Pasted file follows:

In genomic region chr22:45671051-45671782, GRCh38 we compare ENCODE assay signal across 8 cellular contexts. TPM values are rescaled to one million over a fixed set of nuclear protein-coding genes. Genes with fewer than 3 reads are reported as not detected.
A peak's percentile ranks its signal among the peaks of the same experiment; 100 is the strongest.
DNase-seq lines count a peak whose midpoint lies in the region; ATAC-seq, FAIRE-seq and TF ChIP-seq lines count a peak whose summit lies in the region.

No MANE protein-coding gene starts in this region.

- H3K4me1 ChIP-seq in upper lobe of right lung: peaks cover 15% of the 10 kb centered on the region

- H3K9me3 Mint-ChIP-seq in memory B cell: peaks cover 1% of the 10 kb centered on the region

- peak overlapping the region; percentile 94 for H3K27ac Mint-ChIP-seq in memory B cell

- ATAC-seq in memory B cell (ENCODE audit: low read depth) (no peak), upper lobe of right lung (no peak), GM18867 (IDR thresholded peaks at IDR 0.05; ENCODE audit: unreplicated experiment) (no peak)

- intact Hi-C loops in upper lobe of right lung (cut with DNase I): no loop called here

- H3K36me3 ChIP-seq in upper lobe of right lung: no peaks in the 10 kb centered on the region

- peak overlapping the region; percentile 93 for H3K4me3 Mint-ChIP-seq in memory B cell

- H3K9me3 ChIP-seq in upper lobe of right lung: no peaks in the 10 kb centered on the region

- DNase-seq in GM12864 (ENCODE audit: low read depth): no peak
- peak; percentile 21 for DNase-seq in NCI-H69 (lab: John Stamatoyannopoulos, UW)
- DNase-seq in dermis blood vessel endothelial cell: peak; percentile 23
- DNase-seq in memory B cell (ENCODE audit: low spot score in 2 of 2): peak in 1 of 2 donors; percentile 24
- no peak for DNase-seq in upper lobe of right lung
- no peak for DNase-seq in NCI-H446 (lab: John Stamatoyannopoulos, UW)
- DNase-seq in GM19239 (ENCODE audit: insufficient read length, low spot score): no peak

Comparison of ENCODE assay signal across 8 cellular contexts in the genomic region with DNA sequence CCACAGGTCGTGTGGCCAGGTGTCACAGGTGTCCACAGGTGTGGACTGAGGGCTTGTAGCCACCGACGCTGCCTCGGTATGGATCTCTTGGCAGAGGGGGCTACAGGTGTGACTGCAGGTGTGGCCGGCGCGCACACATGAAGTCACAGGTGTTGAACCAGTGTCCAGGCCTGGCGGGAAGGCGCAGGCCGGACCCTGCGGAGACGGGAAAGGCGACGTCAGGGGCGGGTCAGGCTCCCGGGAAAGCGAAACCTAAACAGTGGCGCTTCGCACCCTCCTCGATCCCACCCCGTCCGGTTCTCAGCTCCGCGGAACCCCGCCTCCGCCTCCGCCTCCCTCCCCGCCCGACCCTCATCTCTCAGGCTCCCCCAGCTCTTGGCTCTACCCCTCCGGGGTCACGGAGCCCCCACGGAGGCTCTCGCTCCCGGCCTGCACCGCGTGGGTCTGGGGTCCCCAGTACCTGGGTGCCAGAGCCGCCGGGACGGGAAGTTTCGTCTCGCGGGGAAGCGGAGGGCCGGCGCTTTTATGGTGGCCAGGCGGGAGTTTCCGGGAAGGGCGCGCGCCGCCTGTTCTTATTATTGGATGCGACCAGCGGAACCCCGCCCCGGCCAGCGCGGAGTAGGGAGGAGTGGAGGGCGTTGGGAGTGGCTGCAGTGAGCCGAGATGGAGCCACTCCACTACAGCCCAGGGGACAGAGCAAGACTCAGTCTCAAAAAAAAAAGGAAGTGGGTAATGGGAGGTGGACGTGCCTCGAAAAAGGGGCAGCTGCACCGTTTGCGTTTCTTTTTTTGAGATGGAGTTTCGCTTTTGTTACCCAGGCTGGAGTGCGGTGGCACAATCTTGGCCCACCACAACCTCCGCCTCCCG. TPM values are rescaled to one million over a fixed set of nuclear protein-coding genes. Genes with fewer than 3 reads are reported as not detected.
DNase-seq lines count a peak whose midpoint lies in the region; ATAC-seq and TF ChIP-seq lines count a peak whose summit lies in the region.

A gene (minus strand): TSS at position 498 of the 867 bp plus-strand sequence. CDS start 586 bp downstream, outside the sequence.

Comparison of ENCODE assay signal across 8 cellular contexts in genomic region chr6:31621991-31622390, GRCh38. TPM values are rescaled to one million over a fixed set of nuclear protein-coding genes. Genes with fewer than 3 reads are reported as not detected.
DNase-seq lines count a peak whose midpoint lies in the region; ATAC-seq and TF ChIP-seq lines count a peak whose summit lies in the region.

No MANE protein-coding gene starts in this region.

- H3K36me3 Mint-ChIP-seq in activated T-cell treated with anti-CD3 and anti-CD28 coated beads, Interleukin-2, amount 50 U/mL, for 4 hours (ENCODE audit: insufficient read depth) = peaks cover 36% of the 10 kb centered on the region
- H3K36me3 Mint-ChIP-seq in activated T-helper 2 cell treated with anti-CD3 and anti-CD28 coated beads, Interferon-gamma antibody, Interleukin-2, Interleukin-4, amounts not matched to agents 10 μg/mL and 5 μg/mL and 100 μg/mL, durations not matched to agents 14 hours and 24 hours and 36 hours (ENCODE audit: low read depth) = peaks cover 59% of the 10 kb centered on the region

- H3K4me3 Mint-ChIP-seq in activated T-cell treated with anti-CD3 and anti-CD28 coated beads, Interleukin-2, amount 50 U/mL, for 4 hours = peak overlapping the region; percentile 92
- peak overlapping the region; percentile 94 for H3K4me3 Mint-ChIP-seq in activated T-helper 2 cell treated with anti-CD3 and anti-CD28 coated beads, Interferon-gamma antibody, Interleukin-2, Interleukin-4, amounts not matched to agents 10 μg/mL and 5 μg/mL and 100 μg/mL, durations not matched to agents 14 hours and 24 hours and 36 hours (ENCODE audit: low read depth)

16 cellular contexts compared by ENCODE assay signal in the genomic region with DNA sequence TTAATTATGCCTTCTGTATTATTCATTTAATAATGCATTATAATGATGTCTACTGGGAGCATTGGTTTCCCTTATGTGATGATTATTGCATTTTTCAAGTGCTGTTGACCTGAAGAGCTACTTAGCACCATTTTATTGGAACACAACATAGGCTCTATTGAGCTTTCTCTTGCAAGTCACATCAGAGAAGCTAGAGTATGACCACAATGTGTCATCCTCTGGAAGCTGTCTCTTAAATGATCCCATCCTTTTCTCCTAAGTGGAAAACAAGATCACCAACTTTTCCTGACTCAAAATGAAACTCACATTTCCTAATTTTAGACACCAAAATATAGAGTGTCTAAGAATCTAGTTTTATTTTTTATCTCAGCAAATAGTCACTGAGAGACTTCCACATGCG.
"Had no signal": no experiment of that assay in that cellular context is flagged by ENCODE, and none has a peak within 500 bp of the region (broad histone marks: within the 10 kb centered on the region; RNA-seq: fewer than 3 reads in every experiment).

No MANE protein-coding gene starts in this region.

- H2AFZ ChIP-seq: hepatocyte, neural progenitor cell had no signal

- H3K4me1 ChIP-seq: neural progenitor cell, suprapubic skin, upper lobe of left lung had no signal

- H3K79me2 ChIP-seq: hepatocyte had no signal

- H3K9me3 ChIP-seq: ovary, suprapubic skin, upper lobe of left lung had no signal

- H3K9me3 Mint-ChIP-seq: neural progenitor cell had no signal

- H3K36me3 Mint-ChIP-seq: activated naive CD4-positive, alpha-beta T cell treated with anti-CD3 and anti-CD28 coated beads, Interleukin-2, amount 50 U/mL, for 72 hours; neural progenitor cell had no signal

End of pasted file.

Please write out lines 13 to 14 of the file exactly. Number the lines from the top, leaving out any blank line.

- DNase-seq in GM12864 (ENCODE audit: low read depth): no peak
- peak; percentile 21 for DNase-seq in NCI-H69 (lab: John Stamatoyannopoulos, UW)